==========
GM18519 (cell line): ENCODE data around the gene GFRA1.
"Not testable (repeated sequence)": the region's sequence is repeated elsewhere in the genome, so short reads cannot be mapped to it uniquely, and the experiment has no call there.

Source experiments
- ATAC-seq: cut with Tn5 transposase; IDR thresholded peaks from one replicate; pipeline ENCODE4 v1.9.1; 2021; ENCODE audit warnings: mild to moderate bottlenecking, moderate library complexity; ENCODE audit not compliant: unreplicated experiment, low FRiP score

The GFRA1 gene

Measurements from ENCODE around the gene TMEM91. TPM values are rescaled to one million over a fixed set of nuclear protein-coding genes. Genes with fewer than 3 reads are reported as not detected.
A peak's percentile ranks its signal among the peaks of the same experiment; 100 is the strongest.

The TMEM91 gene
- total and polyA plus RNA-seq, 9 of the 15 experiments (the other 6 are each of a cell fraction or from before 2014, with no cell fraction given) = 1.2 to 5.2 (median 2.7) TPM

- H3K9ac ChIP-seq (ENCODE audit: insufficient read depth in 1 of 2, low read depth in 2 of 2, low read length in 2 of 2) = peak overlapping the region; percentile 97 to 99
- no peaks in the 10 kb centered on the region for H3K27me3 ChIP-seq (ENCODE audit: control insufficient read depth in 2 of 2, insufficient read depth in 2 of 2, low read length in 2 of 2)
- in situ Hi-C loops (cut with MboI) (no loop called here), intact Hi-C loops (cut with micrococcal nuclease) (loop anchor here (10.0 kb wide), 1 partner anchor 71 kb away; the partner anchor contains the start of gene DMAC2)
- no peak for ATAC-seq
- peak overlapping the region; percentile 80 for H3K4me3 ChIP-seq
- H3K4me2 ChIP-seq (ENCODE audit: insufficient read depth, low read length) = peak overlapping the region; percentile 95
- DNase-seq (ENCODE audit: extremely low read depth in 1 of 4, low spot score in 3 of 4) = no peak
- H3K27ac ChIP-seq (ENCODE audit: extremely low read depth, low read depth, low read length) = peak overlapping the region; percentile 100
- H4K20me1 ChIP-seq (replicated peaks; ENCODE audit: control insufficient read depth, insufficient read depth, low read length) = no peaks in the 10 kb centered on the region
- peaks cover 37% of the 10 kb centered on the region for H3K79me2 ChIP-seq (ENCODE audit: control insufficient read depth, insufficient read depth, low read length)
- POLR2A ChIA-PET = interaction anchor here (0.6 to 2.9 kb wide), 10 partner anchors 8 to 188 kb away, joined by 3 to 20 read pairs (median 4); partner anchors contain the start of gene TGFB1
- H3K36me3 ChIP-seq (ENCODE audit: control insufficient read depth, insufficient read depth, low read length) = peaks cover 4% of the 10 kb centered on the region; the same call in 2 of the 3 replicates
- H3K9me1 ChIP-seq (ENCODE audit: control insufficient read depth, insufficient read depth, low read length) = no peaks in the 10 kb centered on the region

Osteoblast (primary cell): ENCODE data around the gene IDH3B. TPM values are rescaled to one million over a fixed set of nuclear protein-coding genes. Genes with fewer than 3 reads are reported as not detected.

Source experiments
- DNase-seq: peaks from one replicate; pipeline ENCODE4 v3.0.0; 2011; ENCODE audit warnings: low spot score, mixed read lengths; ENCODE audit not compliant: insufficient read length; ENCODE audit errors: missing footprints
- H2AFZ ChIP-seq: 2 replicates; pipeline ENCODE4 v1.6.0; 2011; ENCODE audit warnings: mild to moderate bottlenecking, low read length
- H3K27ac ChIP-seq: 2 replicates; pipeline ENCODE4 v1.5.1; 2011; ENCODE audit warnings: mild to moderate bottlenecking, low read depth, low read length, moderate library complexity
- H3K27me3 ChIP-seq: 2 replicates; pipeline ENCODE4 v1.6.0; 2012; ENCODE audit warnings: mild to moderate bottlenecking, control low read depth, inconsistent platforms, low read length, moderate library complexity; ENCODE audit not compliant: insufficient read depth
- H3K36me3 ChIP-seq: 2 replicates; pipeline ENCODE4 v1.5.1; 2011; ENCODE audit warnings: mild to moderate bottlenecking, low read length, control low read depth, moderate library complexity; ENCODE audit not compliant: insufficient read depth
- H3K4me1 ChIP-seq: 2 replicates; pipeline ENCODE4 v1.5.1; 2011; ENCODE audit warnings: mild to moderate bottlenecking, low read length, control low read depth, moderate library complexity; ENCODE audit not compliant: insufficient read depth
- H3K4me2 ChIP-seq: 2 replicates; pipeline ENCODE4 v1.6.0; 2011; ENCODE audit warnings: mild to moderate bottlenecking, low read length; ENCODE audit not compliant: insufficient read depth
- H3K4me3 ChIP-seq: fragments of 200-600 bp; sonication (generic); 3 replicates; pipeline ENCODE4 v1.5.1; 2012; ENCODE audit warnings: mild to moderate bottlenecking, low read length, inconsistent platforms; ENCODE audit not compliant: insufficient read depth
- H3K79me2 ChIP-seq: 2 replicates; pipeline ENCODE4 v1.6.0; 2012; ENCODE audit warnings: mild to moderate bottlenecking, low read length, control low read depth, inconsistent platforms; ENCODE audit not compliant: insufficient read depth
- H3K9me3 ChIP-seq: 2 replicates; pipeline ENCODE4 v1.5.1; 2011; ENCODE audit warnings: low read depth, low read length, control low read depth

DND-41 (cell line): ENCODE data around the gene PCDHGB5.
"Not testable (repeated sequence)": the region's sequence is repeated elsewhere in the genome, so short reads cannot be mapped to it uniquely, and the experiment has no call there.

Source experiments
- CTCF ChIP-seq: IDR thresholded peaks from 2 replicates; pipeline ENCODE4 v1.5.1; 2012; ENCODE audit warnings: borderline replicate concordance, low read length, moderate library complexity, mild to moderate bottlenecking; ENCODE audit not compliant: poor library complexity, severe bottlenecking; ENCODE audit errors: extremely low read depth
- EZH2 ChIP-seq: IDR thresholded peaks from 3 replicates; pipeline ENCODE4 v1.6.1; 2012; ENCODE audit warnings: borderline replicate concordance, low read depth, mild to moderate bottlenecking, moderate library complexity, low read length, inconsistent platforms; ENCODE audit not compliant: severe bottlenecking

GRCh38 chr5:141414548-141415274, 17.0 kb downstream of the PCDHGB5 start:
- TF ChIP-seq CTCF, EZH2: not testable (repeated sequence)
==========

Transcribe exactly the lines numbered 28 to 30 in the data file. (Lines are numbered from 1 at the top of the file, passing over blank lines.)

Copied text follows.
- H3K27me3 ChIP-seq: 2 replicates; pipeline ENCODE4 v1.6.0; 2012; ENCODE audit warnings: mild to moderate bottlenecking, control low read depth, inconsistent platforms, low read length, moderate library complexity; ENCODE audit not compliant: insufficient read depth
- H3K36me3 ChIP-seq: 2 replicates; pipeline ENCODE4 v1.5.1; 2011; ENCODE audit warnings: mild to moderate bottlenecking, low read length, control low read depth, moderate library complexity; ENCODE audit not compliant: insufficient read depth
- H3K4me1 ChIP-seq: 2 replicates; pipeline ENCODE4 v1.5.1; 2011; ENCODE audit warnings: mild to moderate bottlenecking, low read length, control low read depth, moderate library complexity; ENCODE audit not compliant: insufficient read depth